MSPs warn of 'fatalistic' attitude to heart disease
The Scottish government should do more to address the huge difference in heart disease rates between rich and poor areas, according to a group of MSPs.
Holyrood's public audit committee held an inquiry into cardiology services.
The MSPs said their "most disturbing" finding was that people in the poorest areas expected to suffer from health problems such as heart disease.
The committee has called on ministers to set out how they will address this "fatalistic attitude".
The heart disease rate in Scotland has fallen so much over recent years that in most council areas it is now comparable with the rest of Europe.
However, just eight Scottish councils are responsible for Scotland having the worst record in Europe - all of them contain deprived areas.
People in deprived areas are more likely to have a heart attack and less likely to reach hospital alive. If they get to hospital, they are less likely to get specialist treatments.
End Quote Iain Gray MSP Committee convener
Many simply do not expect to enjoy good health and have an almost resigned acceptance that ill-health, , including heart disease, is what life brings”
During their inquiry MSPs on the public audit committee discovered that many people from deprived areas and from certain ethnic groups expected to become ill.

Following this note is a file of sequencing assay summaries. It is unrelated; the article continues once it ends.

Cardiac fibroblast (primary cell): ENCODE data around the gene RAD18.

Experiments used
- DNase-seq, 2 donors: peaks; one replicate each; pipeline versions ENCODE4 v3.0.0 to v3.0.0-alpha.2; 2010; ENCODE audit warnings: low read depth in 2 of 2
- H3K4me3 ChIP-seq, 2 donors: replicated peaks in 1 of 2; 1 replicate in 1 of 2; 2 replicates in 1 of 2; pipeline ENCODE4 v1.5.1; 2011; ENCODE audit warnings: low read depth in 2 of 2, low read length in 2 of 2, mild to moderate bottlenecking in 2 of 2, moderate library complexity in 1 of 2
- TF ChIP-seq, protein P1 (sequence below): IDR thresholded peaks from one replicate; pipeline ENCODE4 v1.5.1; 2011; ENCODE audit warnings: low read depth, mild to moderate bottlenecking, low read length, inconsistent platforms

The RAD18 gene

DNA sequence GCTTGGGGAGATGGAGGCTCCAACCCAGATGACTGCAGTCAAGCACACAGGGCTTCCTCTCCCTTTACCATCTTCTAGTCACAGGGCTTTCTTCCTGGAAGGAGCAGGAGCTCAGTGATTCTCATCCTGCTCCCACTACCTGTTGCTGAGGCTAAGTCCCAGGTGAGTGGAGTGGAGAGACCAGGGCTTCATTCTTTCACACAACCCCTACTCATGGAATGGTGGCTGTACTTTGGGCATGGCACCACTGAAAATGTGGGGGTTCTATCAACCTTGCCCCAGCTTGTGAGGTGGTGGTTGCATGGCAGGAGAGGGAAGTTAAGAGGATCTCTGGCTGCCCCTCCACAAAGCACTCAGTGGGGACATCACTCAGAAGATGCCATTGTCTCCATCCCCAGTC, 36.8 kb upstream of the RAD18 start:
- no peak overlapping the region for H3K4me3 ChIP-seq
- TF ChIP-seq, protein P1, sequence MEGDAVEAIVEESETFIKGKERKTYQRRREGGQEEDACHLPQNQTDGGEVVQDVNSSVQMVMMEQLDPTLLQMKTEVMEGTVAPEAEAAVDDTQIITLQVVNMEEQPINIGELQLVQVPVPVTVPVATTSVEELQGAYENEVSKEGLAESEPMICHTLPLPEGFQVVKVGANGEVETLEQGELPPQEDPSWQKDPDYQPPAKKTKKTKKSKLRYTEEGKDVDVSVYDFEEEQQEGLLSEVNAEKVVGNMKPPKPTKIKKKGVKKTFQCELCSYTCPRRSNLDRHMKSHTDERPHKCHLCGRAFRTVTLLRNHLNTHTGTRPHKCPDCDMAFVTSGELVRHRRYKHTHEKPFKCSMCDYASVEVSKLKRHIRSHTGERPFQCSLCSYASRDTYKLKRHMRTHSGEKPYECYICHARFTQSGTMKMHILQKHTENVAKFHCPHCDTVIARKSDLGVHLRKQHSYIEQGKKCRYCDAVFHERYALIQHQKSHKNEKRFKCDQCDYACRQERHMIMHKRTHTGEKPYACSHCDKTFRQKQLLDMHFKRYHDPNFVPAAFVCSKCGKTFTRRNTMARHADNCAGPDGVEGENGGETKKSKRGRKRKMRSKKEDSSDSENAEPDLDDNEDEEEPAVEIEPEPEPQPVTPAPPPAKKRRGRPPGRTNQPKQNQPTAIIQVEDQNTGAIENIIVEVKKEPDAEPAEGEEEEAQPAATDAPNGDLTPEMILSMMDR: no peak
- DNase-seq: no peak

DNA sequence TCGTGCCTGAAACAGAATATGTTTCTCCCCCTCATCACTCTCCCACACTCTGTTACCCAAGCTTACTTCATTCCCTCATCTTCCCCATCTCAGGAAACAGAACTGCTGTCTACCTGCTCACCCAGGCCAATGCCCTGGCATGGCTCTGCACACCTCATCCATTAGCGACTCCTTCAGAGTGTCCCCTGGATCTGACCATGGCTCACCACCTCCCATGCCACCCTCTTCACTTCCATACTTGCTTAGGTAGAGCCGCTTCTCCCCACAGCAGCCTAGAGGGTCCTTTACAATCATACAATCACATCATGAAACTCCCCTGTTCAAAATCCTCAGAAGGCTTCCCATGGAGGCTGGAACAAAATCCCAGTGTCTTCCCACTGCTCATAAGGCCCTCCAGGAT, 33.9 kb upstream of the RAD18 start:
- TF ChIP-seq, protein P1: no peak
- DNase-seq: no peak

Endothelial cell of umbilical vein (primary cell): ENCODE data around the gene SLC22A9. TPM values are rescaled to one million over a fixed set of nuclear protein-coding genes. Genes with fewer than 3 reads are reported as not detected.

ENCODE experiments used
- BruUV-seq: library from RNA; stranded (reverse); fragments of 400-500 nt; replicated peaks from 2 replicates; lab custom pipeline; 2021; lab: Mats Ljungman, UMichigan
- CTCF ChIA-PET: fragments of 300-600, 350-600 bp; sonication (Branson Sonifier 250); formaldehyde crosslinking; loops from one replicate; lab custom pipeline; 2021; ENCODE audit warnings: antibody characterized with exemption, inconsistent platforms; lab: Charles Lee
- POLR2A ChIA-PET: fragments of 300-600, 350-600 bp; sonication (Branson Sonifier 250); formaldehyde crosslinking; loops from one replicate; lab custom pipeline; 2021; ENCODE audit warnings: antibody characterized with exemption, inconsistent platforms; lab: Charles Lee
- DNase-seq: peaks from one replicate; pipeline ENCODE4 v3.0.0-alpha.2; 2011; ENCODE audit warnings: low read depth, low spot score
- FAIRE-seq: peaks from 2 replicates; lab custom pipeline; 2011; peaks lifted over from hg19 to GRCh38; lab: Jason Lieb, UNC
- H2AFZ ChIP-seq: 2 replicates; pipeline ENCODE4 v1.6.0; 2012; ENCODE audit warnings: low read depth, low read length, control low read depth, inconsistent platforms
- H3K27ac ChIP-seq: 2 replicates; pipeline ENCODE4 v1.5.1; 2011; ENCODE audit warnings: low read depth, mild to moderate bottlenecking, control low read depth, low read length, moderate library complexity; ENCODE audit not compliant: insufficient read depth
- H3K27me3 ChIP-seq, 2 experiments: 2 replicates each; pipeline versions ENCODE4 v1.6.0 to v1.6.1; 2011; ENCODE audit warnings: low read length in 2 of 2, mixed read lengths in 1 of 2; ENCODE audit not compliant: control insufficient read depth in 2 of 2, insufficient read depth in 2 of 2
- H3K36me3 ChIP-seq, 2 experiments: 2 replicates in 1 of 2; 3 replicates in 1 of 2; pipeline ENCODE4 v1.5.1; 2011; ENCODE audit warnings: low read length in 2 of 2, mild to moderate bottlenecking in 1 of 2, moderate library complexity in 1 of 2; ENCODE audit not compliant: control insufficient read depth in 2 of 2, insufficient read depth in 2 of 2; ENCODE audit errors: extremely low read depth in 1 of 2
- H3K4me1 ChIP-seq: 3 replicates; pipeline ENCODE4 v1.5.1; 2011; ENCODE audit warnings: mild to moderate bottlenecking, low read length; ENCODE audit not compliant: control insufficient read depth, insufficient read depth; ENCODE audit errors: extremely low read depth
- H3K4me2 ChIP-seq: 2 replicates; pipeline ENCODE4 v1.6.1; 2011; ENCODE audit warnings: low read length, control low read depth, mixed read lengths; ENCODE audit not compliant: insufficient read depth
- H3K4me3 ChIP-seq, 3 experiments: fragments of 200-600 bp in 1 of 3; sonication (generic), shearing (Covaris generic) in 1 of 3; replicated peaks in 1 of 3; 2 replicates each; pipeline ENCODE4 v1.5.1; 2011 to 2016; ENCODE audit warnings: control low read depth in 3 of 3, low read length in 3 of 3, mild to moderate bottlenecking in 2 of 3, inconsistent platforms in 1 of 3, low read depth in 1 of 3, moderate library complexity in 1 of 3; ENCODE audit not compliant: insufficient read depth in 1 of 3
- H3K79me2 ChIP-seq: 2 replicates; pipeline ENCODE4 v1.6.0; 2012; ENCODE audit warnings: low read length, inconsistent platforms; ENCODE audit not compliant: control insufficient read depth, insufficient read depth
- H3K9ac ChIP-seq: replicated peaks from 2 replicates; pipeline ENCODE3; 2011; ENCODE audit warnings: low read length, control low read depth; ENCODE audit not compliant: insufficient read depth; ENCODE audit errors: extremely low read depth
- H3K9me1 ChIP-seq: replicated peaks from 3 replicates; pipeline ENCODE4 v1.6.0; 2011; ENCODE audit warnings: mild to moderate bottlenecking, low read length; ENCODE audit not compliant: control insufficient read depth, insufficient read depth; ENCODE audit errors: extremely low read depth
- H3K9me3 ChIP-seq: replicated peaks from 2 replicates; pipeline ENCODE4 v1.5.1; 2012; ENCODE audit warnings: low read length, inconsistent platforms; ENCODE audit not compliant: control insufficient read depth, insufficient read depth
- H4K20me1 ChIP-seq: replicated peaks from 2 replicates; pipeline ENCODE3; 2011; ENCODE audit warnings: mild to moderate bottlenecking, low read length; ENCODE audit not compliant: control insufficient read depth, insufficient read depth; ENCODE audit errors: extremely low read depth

Convener Iain Gray said: "The powerful but deeply disturbing message was 'people like us die of heart disease, and that's how it is'.
"We learned that many simply do not expect to enjoy good health and have an almost resigned acceptance that ill-health, including heart disease, is what life brings."
He added: "The public audit committee is therefore calling on the Scottish government to set out how it proposes to address this fatalistic attitude within deprived communities and some of Scotland's ethnic minority communities."
The committee has asked the Scottish government to monitor the types of procedures carried out on different patient groups, to evaluate the success of multi-million pound initiatives to improve health in deprived areas, and to say how it intends to improve nutritional information on food.
A Scottish government spokesman said: "We will continue to work with health boards to reach those people at greatest risk of poorer health.
"We will respond to any specific points raised by the committee in due course."